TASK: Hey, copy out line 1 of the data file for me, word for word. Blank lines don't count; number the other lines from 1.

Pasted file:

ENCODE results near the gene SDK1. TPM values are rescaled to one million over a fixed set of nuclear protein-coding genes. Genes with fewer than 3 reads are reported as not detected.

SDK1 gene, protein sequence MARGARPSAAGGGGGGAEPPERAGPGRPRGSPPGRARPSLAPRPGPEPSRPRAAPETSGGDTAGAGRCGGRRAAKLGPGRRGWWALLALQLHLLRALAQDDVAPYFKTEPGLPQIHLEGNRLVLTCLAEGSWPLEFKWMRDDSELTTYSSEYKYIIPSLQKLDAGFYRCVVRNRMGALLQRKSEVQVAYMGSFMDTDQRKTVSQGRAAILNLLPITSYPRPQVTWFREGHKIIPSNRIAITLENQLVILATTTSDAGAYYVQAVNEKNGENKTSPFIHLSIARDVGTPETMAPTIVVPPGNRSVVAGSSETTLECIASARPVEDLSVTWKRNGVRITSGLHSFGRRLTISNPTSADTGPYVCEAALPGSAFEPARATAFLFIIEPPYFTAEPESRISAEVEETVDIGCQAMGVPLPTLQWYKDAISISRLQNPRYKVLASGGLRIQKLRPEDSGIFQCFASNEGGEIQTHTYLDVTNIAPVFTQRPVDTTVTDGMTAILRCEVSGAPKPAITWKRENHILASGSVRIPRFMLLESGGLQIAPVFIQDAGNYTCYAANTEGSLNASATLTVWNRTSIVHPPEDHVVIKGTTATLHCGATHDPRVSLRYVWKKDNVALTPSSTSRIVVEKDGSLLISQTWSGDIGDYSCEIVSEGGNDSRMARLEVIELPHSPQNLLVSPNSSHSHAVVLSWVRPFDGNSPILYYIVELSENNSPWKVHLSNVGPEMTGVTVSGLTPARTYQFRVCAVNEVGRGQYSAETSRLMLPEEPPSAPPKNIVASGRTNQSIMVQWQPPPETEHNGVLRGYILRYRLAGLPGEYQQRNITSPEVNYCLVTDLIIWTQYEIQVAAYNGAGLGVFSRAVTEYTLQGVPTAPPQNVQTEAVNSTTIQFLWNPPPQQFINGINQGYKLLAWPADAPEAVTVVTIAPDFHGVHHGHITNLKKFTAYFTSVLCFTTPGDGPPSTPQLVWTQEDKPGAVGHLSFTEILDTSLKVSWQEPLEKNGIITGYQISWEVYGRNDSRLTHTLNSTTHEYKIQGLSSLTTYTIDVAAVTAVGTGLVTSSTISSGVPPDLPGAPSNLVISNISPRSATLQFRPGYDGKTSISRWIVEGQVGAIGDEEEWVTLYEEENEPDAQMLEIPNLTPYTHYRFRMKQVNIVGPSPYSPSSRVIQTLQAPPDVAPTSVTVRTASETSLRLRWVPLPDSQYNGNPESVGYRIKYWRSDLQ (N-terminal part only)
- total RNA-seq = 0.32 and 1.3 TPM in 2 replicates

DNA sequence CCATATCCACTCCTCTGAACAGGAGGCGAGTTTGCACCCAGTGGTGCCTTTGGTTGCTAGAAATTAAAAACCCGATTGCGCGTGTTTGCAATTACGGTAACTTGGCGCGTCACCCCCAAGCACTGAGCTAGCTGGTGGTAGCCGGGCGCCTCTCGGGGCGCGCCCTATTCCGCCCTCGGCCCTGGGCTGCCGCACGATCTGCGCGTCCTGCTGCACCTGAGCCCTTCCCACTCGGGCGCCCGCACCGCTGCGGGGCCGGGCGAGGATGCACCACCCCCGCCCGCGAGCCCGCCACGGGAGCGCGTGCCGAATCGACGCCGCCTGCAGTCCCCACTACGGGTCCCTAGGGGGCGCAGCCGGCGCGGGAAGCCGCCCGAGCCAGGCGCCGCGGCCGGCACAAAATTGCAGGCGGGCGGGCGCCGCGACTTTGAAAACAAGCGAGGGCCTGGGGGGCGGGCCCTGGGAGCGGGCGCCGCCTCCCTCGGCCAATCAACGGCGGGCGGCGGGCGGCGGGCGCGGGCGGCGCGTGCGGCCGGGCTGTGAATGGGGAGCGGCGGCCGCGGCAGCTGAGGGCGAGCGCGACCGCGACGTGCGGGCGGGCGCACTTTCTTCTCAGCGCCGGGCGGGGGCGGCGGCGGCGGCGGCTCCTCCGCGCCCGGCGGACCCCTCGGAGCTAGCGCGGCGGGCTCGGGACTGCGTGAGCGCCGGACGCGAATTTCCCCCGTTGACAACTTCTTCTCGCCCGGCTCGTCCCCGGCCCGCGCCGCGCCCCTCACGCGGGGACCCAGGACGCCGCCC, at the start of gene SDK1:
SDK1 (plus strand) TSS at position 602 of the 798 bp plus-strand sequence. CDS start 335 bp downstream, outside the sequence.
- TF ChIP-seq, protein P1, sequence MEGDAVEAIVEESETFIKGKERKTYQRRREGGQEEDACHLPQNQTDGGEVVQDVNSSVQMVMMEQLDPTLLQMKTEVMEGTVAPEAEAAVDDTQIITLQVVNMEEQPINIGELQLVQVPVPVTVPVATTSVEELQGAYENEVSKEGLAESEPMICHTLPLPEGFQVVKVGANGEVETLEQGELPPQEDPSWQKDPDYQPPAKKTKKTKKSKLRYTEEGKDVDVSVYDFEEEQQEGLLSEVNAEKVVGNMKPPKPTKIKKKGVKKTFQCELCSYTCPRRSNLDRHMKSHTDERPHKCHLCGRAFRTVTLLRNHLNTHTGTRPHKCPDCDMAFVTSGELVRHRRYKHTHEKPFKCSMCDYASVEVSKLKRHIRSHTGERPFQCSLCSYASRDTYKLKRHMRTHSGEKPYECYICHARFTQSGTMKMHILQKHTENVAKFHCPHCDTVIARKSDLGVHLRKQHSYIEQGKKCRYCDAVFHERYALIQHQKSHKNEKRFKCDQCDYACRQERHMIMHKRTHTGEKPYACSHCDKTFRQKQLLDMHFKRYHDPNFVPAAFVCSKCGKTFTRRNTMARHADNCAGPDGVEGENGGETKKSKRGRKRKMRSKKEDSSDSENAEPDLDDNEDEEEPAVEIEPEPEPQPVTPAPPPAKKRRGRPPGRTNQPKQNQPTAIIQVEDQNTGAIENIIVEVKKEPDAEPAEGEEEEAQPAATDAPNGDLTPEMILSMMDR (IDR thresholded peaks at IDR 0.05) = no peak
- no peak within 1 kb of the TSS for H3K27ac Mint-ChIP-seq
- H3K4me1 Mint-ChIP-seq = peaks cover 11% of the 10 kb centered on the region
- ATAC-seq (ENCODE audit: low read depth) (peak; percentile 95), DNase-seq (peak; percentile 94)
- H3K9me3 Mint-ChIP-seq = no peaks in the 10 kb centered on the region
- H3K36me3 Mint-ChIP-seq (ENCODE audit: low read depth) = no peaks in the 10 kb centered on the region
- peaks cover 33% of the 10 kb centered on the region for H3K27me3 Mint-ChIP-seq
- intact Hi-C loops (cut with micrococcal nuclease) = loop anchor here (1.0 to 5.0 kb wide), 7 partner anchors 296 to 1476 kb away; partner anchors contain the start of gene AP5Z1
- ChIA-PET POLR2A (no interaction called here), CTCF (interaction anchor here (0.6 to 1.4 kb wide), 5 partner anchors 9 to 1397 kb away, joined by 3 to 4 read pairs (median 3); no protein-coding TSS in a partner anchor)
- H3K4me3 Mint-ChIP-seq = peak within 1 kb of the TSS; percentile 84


ENCODE results near the gene SDK1. TPM values are rescaled to one million over a fixed set of nuclear protein-coding genes. Genes with fewer than 3 reads are reported as not detected.